Take the 2-minute tour ×
Stack Overflow is a question and answer site for professional and enthusiast programmers. It's 100% free, no registration required.

I'd like to have all the items in cflags automatically in cppflags. How do I? Following fail code:

my %conf = (
    'cflags'   => ['-g', '-O0'],
    'cppflags' => [ @{$conf{cflags}} ],
    'bindir'   => $PWD . "/bin",
);

Sorry for the silly question, I'm new to perl :P.

share|improve this question
    
Copy paste the flags from cflags to cppflags? Or add an assignment afterwards such as $conf{cppflags} = $conf{cflags}. –  TLP Feb 2 '13 at 23:39
    
@TLP copypasting is dirty. The second way is fine, but does there exist any nicer way, in-line ? –  user2036212 Feb 2 '13 at 23:43
    
This variable initialization. Its not dynamic, so how can it matter how you make the assignment? You cannot use the keys in %conf before they are created, so it must be done either with the same data or afterwards: It can't be done "in-line". –  TLP Feb 2 '13 at 23:46

2 Answers 2

up vote 3 down vote accepted

You're still building the list to assign to %conf, so nothing's been assigned to %conf yet, so trying to read from $conf{cflags} is going to be fruitless.

Option 1:

my @cflags = qw( -g -O0 );
my %conf = (
    cflags   => [ @cflags ],
    cppflags => [ @cflags ],
    bindir   => "$PWD/bin",
);

Option 2:

my %conf;
$conf{cflags  } = [qw( -g -O0 )];
$conf{cppflags} = [ @{ $conf{cflags} } ];
$conf{bindir  } = "$PWD/bin";

Option 3:

my %conf = (
    cflags => [qw( -g -O0 )],
    bindir => "$PWD/bin",
);
$conf{cppflags} = [ @{ $conf{cflags} } ];

(In decreasing order of personal preference.)

share|improve this answer
    
I'd upvote you twice if I could. Sadly I can't even upvote you once (less than 15 rep), so have a motivational comment instead :D. –  user2036212 Feb 2 '13 at 23:52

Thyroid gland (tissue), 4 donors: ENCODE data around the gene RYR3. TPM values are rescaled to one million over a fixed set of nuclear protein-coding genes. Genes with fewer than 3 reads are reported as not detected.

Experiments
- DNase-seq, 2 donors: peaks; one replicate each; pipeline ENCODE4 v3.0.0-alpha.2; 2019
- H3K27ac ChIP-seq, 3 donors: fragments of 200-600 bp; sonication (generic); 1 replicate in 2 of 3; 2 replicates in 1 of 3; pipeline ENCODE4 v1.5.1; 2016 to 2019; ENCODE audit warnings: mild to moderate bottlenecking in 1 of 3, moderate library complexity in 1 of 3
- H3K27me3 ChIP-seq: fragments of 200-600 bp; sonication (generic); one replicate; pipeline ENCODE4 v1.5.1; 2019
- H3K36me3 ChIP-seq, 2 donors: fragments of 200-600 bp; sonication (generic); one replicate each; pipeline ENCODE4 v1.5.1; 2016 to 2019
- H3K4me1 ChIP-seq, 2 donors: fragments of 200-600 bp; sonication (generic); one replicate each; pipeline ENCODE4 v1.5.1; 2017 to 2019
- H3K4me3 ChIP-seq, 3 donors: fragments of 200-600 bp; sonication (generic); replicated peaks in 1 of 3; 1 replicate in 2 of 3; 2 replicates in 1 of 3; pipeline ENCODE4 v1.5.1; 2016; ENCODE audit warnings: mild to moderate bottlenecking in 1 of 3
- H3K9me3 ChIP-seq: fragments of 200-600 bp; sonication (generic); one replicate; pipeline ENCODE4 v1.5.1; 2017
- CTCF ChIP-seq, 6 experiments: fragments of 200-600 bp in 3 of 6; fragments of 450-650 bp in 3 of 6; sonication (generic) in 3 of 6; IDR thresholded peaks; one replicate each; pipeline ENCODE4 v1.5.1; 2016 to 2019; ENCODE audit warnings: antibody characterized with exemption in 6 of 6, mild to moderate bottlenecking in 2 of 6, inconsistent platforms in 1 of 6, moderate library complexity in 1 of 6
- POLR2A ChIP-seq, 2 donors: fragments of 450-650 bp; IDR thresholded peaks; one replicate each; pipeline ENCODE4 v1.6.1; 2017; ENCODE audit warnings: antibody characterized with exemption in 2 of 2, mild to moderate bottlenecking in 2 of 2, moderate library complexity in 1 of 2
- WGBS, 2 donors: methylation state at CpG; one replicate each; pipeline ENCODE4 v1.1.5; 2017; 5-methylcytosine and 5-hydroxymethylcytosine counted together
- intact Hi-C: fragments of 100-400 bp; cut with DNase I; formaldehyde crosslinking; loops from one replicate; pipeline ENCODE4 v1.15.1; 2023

(In fact, my $conf hasn't even been executed yet! The assignment operator evaluates it's RHS before its LHS. This allows stuff like my $x = 3; { my $x = $x; ++$x; say $x; #4 } say $x; #3.) –  ikegami Feb 2 '13 at 23:55
    
re option 1: any reason not to do cflags => \@cflags, cppflags => \@cflags, ...? –  Joel Berger Feb 3 '13 at 0:08
    
@JoelBerger: That would work, but because both hash values reference the same array any modification to one would also change the other. –  Borodin Feb 3 '13 at 0:15
    
@Joel Berger, 1. That's not the same, and that's not what the OP did. 2. There's no indication that the OP wanted to do link those two. (By the way, the same question could be asked of option 2 and 3 for $conf{cflags} vs [ @{ $conf{cflags} } ]. Same answer.) –  ikegami Feb 3 '13 at 0:35

To follow up on ikegami's answer, here is one other suggestion that has a slightly different use case:

my @cflags = qw( -g -O0 );
my %conf = (
    cflags   => \@cflags,
    cppflags => \@cflags,
    bindir   => "$PWD/bin",
);

This is different that his #1 because the @cflags array and the values of the keys cflags and cppflags are all related to the same array. Change any one of them and the others will reflect the change. Perhaps this is the behavior what you want, or perhaps its not, or maybe it makes no difference to you, but there it is.

share|improve this answer

Your Answer

 
discard

By posting your answer, you agree to the privacy policy and terms of service.

Not the answer you're looking for? Browse other questions tagged or ask your own question.